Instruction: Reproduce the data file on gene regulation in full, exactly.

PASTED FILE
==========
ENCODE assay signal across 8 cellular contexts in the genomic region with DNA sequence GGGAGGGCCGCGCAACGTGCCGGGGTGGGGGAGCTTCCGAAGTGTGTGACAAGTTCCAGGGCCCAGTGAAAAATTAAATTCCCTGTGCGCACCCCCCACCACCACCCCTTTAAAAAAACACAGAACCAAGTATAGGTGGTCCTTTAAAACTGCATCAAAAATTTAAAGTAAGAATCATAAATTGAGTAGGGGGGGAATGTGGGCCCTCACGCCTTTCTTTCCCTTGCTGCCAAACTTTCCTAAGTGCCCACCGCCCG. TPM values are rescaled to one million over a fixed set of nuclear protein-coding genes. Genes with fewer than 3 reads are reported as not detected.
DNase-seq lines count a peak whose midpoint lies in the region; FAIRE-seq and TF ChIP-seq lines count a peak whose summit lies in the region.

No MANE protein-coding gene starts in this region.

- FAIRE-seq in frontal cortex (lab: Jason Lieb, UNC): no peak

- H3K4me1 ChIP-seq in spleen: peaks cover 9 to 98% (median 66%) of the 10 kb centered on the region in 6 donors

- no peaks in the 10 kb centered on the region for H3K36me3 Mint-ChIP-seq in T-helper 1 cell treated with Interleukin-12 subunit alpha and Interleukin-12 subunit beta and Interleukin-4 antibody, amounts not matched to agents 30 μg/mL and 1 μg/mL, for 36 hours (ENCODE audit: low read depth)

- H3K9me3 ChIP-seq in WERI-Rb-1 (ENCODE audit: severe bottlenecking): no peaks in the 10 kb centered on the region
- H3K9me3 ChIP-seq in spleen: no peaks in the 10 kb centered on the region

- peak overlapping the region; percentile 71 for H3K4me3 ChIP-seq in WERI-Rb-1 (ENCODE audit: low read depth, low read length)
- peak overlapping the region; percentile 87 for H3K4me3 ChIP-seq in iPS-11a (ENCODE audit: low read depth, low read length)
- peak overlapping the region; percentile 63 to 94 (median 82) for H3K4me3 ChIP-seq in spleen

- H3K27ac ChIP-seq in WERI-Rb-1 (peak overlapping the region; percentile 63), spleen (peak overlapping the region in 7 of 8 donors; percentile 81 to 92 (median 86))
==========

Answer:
ENCODE assay signal across 8 cellular contexts in the genomic region with DNA sequence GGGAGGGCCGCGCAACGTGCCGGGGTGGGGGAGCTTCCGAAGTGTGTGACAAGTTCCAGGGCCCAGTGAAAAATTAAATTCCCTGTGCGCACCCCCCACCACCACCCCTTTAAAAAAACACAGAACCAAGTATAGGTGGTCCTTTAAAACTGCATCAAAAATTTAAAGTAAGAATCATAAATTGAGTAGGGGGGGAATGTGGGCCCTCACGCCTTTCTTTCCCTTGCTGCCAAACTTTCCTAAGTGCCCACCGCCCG. TPM values are rescaled to one million over a fixed set of nuclear protein-coding genes. Genes with fewer than 3 reads are reported as not detected.
DNase-seq lines count a peak whose midpoint lies in the region; FAIRE-seq and TF ChIP-seq lines count a peak whose summit lies in the region.

No MANE protein-coding gene starts in this region.

- FAIRE-seq in frontal cortex (lab: Jason Lieb, UNC): no peak

- H3K4me1 ChIP-seq in spleen: peaks cover 9 to 98% (median 66%) of the 10 kb centered on the region in 6 donors

- no peaks in the 10 kb centered on the region for H3K36me3 Mint-ChIP-seq in T-helper 1 cell treated with Interleukin-12 subunit alpha and Interleukin-12 subunit beta and Interleukin-4 antibody, amounts not matched to agents 30 μg/mL and 1 μg/mL, for 36 hours (ENCODE audit: low read depth)

- H3K9me3 ChIP-seq in WERI-Rb-1 (ENCODE audit: severe bottlenecking): no peaks in the 10 kb centered on the region
- H3K9me3 ChIP-seq in spleen: no peaks in the 10 kb centered on the region

- peak overlapping the region; percentile 71 for H3K4me3 ChIP-seq in WERI-Rb-1 (ENCODE audit: low read depth, low read length)
- peak overlapping the region; percentile 87 for H3K4me3 ChIP-seq in iPS-11a (ENCODE audit: low read depth, low read length)
- peak overlapping the region; percentile 63 to 94 (median 82) for H3K4me3 ChIP-seq in spleen

- H3K27ac ChIP-seq in WERI-Rb-1 (peak overlapping the region; percentile 63), spleen (peak overlapping the region in 7 of 8 donors; percentile 81 to 92 (median 86))